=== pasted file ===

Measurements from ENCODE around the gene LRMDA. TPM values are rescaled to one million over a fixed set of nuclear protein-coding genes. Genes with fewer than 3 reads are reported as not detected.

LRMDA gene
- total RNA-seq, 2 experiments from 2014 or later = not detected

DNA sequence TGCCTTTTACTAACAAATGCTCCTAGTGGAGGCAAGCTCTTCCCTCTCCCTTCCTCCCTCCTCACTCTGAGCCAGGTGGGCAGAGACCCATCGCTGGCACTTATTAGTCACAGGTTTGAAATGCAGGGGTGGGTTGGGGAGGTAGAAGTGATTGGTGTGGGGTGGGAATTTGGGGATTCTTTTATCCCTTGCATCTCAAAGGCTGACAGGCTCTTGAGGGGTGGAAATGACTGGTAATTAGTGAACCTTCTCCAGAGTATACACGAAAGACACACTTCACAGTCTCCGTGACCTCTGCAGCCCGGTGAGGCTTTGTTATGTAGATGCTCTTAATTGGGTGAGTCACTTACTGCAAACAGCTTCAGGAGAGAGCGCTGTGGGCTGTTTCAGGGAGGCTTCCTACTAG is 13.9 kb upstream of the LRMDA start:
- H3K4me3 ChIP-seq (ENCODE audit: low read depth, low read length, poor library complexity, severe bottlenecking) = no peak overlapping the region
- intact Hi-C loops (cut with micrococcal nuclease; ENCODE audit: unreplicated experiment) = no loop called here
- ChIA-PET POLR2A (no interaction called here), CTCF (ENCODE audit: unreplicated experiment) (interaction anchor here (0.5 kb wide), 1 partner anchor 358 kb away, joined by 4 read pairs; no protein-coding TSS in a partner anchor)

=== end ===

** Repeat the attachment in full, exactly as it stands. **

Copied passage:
Measurements from ENCODE around the gene LRMDA. TPM values are rescaled to one million over a fixed set of nuclear protein-coding genes. Genes with fewer than 3 reads are reported as not detected.

LRMDA gene
- total RNA-seq, 2 experiments from 2014 or later = not detected

DNA sequence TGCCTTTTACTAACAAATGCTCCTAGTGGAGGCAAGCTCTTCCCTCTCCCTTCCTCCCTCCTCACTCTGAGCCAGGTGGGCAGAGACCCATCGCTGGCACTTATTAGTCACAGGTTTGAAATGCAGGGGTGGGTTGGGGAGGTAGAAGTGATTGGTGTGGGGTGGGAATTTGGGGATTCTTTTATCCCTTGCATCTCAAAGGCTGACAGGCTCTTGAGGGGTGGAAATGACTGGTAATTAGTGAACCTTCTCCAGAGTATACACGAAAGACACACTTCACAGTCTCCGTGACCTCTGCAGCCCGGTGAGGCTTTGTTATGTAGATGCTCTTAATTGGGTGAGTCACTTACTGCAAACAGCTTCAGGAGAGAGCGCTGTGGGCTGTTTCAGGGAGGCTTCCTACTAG is 13.9 kb upstream of the LRMDA start:
- H3K4me3 ChIP-seq (ENCODE audit: low read depth, low read length, poor library complexity, severe bottlenecking) = no peak overlapping the region
- intact Hi-C loops (cut with micrococcal nuclease; ENCODE audit: unreplicated experiment) = no loop called here
- ChIA-PET POLR2A (no interaction called here), CTCF (ENCODE audit: unreplicated experiment) (interaction anchor here (0.5 kb wide), 1 partner anchor 358 kb away, joined by 4 read pairs; no protein-coding TSS in a partner anchor)